What was truly amazing about this parent was that she lived in Spain. So, in order to call her son each morning before class, she not only would have to know his precise class schedule, but she would have had to calculate the time difference between Madrid and Ann Arbor each day. The UM shrink assured her that playing long-distance alarm clock to a near-adult is not a good thing.

So, the Kid is OK. Happily under the influence now of who-knows how many neo-Marxist professors, Ann Arbor anarchists and wild-eyed vegans.

And here I forgot to pack her a copy of Friedrich Hayek's The Road to Serfdom.

Argh. I'm a miserable dad

Wednesday, September 12, 2007

Tips for Slow Cooking in the Fast Lane

Many people I know say they don’t cook--don’t have the time or the know-how. The way I look at it is that after breathing, eating is the most frequent thing we must do or we die. So if it is necessary, why not make it a good thing? The slow food movement has basically the same goal. But the unfortunate name makes the harried rat racer avoid the subject. But it does not have to be that way.

I know cooking seems like a burden. You have to plan and shop and chop and clean up. But what is the alternative? I notice that when I get lazy (and yes, there are times when I think it is too much trouble to make a meal) I find that I resort to convenient foods that never seem to satisfy my hunger. So I keep snacking around and then I fell gross for the next couple of days. I suppose if you did that all the time you would not realize that you really don’t feel too good and would just keep doing it.

But I have a few suggestions to get you out of that routine of mindless eating of prepared foods. Following these ideas makes it relatively easy and believe me, the people in my house are very happy.

First, I learned back in the cookbook days that anything is possible, even on short notice, if you keep a well-stocked pantry. Once full of the basic items you simply add that item to your shopping list for the week when you use it and you never have to worry about having things on hand. So take some time and make sure you have flour, sugars, salt, canned beans, dried rice and legumes, pastas (orzo, spaghetti, penne) crackers, vinegars, oils, etc. And start collecting dried herbs and seasonings. My favorites are the bulk herbs and spices hanging in the Mexican food section. Put those in air tight jars (they have cute clamp lid jars at World Market) when you get home and you will have an ample stock that will last quite a while. Go for cinnamon, coriander, cumin, garlic powder, powdered ginger, cloves, star anise, red chile flakes, dried chiles, chile powder, whatever strikes your fancy. And don’t forget the cooking spray! Pam is good and there are some that are olive oil that are great.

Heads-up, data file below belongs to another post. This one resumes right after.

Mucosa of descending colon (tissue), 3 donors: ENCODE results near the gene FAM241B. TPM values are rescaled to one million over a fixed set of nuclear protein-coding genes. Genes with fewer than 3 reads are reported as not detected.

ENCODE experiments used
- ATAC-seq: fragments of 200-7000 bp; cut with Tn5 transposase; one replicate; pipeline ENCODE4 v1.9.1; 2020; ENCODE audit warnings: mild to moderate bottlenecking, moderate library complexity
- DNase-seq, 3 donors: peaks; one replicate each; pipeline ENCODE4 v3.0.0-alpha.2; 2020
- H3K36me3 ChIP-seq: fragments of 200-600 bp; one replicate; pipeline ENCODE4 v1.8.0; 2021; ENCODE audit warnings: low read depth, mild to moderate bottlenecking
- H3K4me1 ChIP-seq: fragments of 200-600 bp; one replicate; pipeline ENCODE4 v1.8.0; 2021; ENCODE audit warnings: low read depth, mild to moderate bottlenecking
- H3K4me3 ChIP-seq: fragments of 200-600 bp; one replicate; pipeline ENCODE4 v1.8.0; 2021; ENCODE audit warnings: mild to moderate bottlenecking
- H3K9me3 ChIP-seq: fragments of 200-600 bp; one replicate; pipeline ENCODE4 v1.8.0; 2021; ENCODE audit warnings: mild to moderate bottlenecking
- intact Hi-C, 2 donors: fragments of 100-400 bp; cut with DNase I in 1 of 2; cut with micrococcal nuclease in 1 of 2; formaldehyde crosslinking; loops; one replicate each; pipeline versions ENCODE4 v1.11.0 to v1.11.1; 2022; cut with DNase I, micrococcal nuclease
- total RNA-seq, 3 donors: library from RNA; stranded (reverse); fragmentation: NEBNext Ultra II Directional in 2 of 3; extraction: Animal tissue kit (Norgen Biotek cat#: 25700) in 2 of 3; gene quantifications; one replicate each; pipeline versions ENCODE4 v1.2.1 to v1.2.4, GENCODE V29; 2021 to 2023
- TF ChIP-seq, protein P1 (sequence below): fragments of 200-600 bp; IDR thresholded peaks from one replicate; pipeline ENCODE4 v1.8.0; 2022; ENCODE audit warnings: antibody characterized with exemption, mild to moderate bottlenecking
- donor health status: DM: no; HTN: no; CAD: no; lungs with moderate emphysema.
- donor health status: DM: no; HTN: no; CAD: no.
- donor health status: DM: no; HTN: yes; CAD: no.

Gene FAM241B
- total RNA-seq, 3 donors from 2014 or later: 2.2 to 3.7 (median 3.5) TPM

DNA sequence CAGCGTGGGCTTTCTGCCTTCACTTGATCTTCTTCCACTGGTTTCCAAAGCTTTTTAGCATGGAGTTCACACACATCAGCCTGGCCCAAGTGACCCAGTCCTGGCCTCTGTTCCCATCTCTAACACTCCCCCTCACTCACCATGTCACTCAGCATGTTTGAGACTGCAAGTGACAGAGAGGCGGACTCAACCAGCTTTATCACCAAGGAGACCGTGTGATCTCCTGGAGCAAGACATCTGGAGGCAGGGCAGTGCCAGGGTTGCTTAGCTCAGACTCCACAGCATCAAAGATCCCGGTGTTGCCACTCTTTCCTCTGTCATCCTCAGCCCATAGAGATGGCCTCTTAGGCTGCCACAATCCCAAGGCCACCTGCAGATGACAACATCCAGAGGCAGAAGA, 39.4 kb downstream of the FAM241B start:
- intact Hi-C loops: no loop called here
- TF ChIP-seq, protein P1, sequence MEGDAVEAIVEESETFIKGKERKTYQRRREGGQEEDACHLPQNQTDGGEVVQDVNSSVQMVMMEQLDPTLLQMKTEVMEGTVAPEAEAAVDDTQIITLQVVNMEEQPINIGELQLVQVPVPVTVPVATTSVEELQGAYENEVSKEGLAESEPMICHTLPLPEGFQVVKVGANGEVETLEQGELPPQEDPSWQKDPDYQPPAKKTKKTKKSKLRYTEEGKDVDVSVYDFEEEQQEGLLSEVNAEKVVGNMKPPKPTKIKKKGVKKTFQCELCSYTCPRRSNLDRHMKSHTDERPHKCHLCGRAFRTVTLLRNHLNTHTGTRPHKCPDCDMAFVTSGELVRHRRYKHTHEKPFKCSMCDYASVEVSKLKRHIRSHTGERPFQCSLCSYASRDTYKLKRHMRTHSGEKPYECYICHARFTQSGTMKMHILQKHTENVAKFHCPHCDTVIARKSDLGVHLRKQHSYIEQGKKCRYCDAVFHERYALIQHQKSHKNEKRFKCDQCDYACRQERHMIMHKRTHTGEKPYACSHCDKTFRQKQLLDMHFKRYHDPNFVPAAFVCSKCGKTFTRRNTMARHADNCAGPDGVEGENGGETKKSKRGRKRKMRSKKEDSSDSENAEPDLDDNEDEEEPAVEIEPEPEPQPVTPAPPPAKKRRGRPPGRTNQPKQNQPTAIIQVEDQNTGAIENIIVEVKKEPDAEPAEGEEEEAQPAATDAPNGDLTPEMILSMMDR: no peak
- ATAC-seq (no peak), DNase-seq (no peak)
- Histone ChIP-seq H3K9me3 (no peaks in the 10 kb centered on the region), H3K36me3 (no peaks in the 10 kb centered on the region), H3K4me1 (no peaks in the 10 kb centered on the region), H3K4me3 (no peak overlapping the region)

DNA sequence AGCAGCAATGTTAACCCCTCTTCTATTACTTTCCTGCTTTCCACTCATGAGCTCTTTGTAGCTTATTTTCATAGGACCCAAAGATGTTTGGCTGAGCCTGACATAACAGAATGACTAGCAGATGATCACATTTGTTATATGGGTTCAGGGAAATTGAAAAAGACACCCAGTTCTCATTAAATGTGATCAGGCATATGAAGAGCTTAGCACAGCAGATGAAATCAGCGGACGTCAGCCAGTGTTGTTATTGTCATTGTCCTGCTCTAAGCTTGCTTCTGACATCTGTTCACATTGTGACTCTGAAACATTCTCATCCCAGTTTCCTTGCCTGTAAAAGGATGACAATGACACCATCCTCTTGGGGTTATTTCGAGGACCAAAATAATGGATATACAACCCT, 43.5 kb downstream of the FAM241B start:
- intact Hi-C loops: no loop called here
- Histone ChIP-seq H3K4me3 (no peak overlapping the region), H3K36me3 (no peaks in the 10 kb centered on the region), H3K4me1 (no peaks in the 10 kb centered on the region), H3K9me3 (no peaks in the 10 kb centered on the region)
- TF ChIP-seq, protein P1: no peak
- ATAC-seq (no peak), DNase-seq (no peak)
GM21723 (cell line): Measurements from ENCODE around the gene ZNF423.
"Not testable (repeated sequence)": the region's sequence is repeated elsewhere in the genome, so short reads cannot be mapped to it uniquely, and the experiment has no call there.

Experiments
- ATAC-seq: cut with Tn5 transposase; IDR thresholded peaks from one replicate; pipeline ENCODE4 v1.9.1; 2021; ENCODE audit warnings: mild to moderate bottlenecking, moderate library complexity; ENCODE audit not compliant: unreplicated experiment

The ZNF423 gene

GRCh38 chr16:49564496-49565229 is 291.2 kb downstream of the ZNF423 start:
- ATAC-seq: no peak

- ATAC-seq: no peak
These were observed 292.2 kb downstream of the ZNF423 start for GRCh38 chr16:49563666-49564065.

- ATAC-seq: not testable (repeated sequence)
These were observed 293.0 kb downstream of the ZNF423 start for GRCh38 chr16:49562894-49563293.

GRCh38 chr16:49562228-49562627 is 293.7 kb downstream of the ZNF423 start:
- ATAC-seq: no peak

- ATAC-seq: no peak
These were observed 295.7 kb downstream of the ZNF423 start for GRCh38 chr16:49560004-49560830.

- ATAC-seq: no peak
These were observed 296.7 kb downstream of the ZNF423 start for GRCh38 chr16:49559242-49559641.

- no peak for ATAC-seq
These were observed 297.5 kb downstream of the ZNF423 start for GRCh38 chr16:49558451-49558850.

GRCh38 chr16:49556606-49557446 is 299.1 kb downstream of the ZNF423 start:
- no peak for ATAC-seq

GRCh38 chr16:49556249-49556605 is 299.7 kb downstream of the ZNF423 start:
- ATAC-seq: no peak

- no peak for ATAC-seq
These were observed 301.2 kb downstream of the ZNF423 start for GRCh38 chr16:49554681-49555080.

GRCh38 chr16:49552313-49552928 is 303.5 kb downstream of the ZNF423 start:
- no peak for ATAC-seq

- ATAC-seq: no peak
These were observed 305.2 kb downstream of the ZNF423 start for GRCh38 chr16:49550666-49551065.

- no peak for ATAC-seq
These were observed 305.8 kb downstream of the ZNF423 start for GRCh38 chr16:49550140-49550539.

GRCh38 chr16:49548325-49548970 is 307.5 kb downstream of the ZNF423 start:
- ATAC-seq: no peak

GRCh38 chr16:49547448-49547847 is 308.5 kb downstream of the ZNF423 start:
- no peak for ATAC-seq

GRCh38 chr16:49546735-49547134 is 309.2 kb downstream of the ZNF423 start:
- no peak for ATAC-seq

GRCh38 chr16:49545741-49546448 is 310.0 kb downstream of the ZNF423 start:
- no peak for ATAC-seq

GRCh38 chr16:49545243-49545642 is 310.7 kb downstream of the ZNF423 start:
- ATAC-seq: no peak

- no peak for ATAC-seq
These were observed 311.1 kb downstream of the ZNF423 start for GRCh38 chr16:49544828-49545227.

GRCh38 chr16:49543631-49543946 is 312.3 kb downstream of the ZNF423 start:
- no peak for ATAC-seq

Then, stock up on meats. Buy in bulk at Costco, Sam’s or on sale at the grocery store. Fill your freezer with ground beef, short ribs, pork chops, chicken breasts, whole chickens, fish and shrimp. Repackage them in amounts that you will use at a time. Also buy bulk nuts--pecans, walnuts, hazlenuts, almonds and store them in your freezer.

Once you have these items all you will need is the perishables. For these it is best to eat local. I go to the downtown Farmer’s Market each Saturday morning and I buy whatever is there in amounts that seem like they will last the week. This is a terrific way to get around some of the menu planning headaches that keeps people from cooking. Eating local means that the seasonal output is always changing. Some of the items that are offered remain pretty constant here in the desert, but there is always something coming in and something else going out. Using the changing vegetables to define your meals reduces planning time to next to nothing--the ingredients do it for you.